© Matt Maxon and Johanna Turner.
California Kingsnakes are powerful predators capable of eating other snakes almost as large as they are. Here you can see one eating a Pacific Gopher Snake. © Patrick Briggs

 
     
Breeding
Kingsnake Eating Gopher Snake Kingsnake Eating Gopher Snake Kingsnake Eating Gopher Snake  
Two mating adults all twisted up in Los Angeles County © Chris Mowry  
       
The Danger of Plastic Netting to Snakes
San Diego Gopher Snake San Diego Gopher Snake San Diego Gopher Snake San Diego Gopher Snake
Suzanne Camejo found this gopher snake in an apricot tree which it had climbed probably trying to raid a Mockingbird nest. The snake was entangled in nylon netting used to protect the fruit from birds. Suzanne and her friends cut the netting, which had dug into the snake's skin, to free the snake. They were repaid with the hissing and striking of a very stressed-out snake, but one that was now free to crawl away and continue to rid the garden of rodents and rabbits.

Although netting is used as a natural method to deter agricultural pests, as well as for erosion control, it can be a great hazard to some animals, especially snakes.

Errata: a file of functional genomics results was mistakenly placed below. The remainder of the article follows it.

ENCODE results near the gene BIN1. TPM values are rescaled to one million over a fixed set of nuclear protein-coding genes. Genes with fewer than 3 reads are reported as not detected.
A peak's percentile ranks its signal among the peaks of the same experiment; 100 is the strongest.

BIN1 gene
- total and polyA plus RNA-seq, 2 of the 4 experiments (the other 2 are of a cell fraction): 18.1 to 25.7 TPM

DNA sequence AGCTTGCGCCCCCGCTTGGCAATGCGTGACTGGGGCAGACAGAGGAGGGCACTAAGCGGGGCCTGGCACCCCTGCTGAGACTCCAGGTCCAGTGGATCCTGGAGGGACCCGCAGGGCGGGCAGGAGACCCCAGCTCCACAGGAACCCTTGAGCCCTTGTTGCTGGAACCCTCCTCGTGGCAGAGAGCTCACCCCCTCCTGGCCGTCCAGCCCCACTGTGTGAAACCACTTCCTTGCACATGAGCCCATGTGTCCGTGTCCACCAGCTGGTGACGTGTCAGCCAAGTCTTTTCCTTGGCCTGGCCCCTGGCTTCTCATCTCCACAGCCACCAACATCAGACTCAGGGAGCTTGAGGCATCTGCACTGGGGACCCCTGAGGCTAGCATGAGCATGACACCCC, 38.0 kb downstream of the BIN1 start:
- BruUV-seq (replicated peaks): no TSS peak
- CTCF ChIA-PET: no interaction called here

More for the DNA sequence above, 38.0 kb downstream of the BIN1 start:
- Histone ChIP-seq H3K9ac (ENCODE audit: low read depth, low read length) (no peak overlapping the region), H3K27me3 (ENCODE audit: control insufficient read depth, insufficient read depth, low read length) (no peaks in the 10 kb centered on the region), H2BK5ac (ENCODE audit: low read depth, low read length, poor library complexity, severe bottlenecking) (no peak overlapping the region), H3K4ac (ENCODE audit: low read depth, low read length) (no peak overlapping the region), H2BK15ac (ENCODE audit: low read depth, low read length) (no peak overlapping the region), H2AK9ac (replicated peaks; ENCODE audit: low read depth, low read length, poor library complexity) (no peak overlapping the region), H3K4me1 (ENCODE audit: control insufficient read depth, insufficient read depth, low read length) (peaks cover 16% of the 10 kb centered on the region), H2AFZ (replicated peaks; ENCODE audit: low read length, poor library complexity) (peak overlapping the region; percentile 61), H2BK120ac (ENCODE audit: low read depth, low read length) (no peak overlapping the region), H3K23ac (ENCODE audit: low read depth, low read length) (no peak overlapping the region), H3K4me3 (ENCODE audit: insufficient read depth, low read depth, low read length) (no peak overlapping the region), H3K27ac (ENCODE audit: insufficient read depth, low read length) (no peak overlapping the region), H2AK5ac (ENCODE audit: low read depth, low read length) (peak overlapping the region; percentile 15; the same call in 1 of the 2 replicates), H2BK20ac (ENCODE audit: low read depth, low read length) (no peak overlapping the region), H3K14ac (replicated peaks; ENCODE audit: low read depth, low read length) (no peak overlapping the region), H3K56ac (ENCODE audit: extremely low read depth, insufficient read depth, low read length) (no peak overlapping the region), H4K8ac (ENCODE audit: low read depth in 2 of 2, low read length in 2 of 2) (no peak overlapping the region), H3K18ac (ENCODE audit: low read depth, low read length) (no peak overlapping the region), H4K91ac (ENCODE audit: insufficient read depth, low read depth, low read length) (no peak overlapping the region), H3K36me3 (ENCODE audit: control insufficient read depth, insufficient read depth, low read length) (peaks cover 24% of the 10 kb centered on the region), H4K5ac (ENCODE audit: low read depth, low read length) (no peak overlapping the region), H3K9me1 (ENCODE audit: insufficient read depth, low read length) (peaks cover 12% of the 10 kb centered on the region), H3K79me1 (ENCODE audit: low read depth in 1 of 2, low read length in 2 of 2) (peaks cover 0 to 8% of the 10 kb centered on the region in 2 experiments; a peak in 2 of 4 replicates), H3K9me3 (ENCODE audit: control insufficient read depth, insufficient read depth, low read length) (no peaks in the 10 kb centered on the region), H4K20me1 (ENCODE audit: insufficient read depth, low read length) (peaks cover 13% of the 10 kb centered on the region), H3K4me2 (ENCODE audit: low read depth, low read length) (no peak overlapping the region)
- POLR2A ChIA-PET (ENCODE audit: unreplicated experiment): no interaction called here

Photos © Suzanne Camejo
This snake was found entangled in plastic "wildlife netting" used as a barrier to rodents and other pests. After freeing two snakes that were found entangled in the netting, the property owner removed the netting to protect the snakes.
© Osa Barbani

   
How to Tell the Difference Between Gopher Snakes and Rattlesnakes
Gopher Snake Rattlesnake Comparison Sign Gopher Snake Rattlesnake Comparison Sign sign  
Harmless and beneficial Gopher Snakes are often mistaken for the more dangerous rattlesnakes and killed unnecessarily. It is easy to avoid this mistake by learning to tell the difference between the two families of snakes as shown in these signs.

Unless you have experience handling venomous snakes, you should never handle a snake unless you are absolutely sure that it is not dangerous.
 
   
Habitat
San Diego Gopher Snake Habitat San Diego Gopher Snake Habitat Two-striped Gartersnake Habitat San Diego Gopher Snake Habitat
Coastal San Diego County grassland habitat that is rapidly disappearing due to development. © Brian Hinds Habitat, Riverside County Habitat, small creek,
San Diego County
Habitat, San Diego County

San Diego Gopher Snake Habitat San Diego Gopher Snake Habitat San Diego Gopher Snake Habitat california kingsnake habitat
Habitat,6,200 ft.
San Bernardino County
Habitat, Riverside County Habitat, 3,000 ft., San Diego County Habitat, coastal San Diego County grassland
california kingsnake habitat Red Diamond Rattlesnake Habitat southern pacific rattlesnake habitat southern pacific rattlesnake habitat
Coastal scrub habitat,
San Diego County
Habitat, hill next to suburbs,
San Diego County